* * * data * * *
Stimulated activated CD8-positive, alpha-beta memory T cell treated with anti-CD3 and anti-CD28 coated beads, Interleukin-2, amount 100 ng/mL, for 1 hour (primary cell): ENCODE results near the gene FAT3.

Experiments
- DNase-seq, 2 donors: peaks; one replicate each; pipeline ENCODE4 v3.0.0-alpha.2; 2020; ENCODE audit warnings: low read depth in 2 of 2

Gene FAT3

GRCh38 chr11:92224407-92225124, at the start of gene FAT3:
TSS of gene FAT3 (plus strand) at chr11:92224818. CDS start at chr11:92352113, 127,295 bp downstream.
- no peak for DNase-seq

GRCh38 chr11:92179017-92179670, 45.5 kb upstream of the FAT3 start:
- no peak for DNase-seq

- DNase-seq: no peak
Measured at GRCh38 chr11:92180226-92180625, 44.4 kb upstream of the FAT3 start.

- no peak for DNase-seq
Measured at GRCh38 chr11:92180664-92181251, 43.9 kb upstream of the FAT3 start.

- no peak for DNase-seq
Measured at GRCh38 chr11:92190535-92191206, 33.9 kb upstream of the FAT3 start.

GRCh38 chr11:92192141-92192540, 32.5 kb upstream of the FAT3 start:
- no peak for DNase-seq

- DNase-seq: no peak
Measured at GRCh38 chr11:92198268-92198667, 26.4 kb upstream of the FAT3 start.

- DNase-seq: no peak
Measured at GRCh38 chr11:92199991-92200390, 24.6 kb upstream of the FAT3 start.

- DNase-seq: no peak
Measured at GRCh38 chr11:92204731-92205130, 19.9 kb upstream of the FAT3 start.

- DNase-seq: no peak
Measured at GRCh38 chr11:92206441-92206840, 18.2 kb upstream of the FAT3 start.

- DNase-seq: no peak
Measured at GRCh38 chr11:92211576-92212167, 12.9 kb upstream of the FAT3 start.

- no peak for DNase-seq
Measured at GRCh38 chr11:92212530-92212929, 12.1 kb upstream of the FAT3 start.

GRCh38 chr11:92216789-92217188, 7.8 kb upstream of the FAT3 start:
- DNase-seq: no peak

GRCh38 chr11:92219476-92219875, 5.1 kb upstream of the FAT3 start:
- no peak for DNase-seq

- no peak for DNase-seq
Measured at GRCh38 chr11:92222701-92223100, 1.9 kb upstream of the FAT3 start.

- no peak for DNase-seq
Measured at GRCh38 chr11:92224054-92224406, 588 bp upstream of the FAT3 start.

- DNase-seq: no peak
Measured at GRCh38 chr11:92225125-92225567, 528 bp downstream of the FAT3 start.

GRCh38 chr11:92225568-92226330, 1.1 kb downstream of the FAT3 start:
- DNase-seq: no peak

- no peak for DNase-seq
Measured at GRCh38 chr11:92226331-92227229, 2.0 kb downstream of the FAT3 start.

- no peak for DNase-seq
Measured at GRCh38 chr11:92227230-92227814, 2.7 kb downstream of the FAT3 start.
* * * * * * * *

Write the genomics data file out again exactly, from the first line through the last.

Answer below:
Stimulated activated CD8-positive, alpha-beta memory T cell treated with anti-CD3 and anti-CD28 coated beads, Interleukin-2, amount 100 ng/mL, for 1 hour (primary cell): ENCODE results near the gene FAT3.

Experiments
- DNase-seq, 2 donors: peaks; one replicate each; pipeline ENCODE4 v3.0.0-alpha.2; 2020; ENCODE audit warnings: low read depth in 2 of 2

Gene FAT3

GRCh38 chr11:92224407-92225124, at the start of gene FAT3:
TSS of gene FAT3 (plus strand) at chr11:92224818. CDS start at chr11:92352113, 127,295 bp downstream.
- no peak for DNase-seq

GRCh38 chr11:92179017-92179670, 45.5 kb upstream of the FAT3 start:
- no peak for DNase-seq

- DNase-seq: no peak
Measured at GRCh38 chr11:92180226-92180625, 44.4 kb upstream of the FAT3 start.

- no peak for DNase-seq
Measured at GRCh38 chr11:92180664-92181251, 43.9 kb upstream of the FAT3 start.

- no peak for DNase-seq
Measured at GRCh38 chr11:92190535-92191206, 33.9 kb upstream of the FAT3 start.

GRCh38 chr11:92192141-92192540, 32.5 kb upstream of the FAT3 start:
- no peak for DNase-seq

- DNase-seq: no peak
Measured at GRCh38 chr11:92198268-92198667, 26.4 kb upstream of the FAT3 start.

- DNase-seq: no peak
Measured at GRCh38 chr11:92199991-92200390, 24.6 kb upstream of the FAT3 start.

- DNase-seq: no peak
Measured at GRCh38 chr11:92204731-92205130, 19.9 kb upstream of the FAT3 start.

- DNase-seq: no peak
Measured at GRCh38 chr11:92206441-92206840, 18.2 kb upstream of the FAT3 start.

- DNase-seq: no peak
Measured at GRCh38 chr11:92211576-92212167, 12.9 kb upstream of the FAT3 start.

- no peak for DNase-seq
Measured at GRCh38 chr11:92212530-92212929, 12.1 kb upstream of the FAT3 start.

GRCh38 chr11:92216789-92217188, 7.8 kb upstream of the FAT3 start:
- DNase-seq: no peak

GRCh38 chr11:92219476-92219875, 5.1 kb upstream of the FAT3 start:
- no peak for DNase-seq

- no peak for DNase-seq
Measured at GRCh38 chr11:92222701-92223100, 1.9 kb upstream of the FAT3 start.

- no peak for DNase-seq
Measured at GRCh38 chr11:92224054-92224406, 588 bp upstream of the FAT3 start.

- DNase-seq: no peak
Measured at GRCh38 chr11:92225125-92225567, 528 bp downstream of the FAT3 start.

GRCh38 chr11:92225568-92226330, 1.1 kb downstream of the FAT3 start:
- DNase-seq: no peak

- no peak for DNase-seq
Measured at GRCh38 chr11:92226331-92227229, 2.0 kb downstream of the FAT3 start.

- no peak for DNase-seq
Measured at GRCh38 chr11:92227230-92227814, 2.7 kb downstream of the FAT3 start.